Team/Roles: Stuart Giles: Project management, presentation, documentation
Acacio Domar: Visual design, slide decks
Fen Xie: Research, ideation
Zhenxi Mi: Ideation, system diagramming
Date: October - December, 2014
Skills used: Project management, process documentation, Keynote, affinity diagramming
For a more in-depth look at the process on this project, please refer to the process blog I wrote for it.
As part of the Ideation Studio class in the UW Master's of Human-Computer Interaction + Design program, we worked in tandem with Premera Blue Cross to design a system to more efficiently collect accurate and timely reviews of medical care providers. Premera provided us with some of their internal research to start, which I am unfortunately not allowed to disclose, due to NDA. Joy (Fen) traditionally managed her projects, and I had just come from four years of psychological research and study, so we switched roles, so as to develop our skills in non-specialty areas. Of note, we all participated in each aspect of the process (design, research, presentation, etc.), but the roles listed are for who took responsibility for leading each aspect.
My role in this process was largely as documentarian, taking photos and writing the weekly process blog, though I also served as project manager, developing a timeline for deliverables and keeping communication going between group members, as well as keeping people on track, and finally taking charge of most of our presentations and doing a majority of the speaking. I also did some light visual design on the final deliverable, though that was more Acacio's area than mine.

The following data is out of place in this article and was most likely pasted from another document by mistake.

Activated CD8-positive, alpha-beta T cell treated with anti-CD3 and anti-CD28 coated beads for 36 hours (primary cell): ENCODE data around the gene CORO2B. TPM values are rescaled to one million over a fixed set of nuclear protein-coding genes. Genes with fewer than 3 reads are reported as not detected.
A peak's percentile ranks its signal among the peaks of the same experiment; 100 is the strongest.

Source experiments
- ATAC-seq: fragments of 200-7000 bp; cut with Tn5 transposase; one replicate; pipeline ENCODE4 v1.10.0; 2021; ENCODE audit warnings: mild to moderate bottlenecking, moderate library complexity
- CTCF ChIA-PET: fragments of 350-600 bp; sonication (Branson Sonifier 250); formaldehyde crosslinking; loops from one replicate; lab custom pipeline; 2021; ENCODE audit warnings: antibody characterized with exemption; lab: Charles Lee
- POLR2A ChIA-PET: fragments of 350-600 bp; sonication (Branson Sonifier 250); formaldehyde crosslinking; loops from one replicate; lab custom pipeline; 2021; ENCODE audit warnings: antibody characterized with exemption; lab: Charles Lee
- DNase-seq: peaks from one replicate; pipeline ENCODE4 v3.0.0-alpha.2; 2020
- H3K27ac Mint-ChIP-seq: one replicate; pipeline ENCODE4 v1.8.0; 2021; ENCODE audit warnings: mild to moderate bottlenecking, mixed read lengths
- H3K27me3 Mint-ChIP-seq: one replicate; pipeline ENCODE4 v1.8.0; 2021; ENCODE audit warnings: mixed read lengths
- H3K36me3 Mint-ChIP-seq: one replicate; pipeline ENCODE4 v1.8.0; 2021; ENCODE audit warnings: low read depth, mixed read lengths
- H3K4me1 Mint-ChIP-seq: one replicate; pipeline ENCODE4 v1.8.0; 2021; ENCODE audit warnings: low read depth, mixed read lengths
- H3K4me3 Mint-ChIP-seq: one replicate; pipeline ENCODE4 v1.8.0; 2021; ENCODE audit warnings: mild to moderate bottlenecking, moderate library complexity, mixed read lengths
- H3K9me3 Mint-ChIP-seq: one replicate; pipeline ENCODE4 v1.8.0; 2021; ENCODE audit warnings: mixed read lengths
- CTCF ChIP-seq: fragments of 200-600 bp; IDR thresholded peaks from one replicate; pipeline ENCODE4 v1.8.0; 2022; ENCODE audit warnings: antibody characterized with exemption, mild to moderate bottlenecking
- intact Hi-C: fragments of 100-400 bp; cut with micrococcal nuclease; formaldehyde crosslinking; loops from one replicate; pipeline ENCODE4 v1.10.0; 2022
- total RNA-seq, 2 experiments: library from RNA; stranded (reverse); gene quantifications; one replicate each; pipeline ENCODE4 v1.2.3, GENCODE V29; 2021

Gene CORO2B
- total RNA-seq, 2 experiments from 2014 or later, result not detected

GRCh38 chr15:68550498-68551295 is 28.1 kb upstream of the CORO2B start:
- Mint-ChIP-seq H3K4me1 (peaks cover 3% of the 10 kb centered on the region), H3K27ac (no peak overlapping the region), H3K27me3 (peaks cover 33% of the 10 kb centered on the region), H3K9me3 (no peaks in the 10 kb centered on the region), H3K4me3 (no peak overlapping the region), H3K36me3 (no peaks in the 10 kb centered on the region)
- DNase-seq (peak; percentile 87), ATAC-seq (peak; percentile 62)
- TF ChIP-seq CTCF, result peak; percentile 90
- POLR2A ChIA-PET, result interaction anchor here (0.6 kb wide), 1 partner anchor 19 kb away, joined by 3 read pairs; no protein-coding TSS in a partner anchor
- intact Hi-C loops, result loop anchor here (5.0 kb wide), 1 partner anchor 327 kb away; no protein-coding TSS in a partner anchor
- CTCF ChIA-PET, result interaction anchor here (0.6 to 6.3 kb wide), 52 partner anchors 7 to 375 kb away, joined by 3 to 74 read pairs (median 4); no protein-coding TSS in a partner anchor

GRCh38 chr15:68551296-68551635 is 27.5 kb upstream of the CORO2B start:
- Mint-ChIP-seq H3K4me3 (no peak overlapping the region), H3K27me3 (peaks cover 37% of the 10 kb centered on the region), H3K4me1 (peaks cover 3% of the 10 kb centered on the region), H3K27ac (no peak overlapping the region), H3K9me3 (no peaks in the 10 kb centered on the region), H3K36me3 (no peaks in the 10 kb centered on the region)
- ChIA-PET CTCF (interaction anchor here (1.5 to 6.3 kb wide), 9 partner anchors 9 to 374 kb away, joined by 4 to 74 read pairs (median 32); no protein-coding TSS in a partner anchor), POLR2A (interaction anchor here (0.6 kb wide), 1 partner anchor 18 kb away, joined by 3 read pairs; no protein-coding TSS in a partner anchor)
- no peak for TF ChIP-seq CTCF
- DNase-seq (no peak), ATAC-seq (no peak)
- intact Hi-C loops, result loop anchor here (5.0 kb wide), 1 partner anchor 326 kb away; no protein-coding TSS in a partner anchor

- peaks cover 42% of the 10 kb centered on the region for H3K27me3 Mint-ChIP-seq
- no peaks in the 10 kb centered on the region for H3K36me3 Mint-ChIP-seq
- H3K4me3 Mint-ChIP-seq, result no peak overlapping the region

Before we had focused on reviews, we took stock of the whole area of online provider access through secondary and primary research. After collecting a body of secondary research and analyzing the tools and websites of a number of companies active in the field, such as WebMD and ZocDoc. After comparing a large number of services, the process of using them, and their information architecture, we made the preliminary decision that we would focus on stratification of information, or determining which information is most relevant to the current user and surfacing that, given the tremendous amount of information a medical tool could provide, all of which could be relevant to specific users.
Following a broad ideation session with our paired team, the three of us met to brainstorm. By the end of the session, we had over 50 possible ideas to pursue, and narrowed down to the six we felt were the most topical, implementable, and interesting, which covered a number of areas. Though our original focus was on information architecture of medical portals, as you can see from the picture in the gallery below, fully 20 of 26 of people in audience at our concept presentation believed our most promising idea was one regarding simple provider reviews, which until that point we had regarded as ancillary. It was clear that a pivot of focus was necessary!
At this point, now that we had changed ideas, we doubled down on refining what we had: an easy review system for medical care providers, involving (at its least complex) only a click on a happy, neutral, or sad face in response to a post-visit email, as well as optional elaboration on that thought. We developed rudimentary personas and presented our idea to a wider audience of people from Premera.
Shortly afterward, another team working on reviews approached us, and we decided to merge into a "megateam," emcompassing our group's simple review system and their system of continued, evolving reviews over multiple physician visits. This was the idea that we refined over the last few weeks in the run-up to the presentation at Premera's headquarters in Mountain View, the final ideas from which are visible in the gallery below.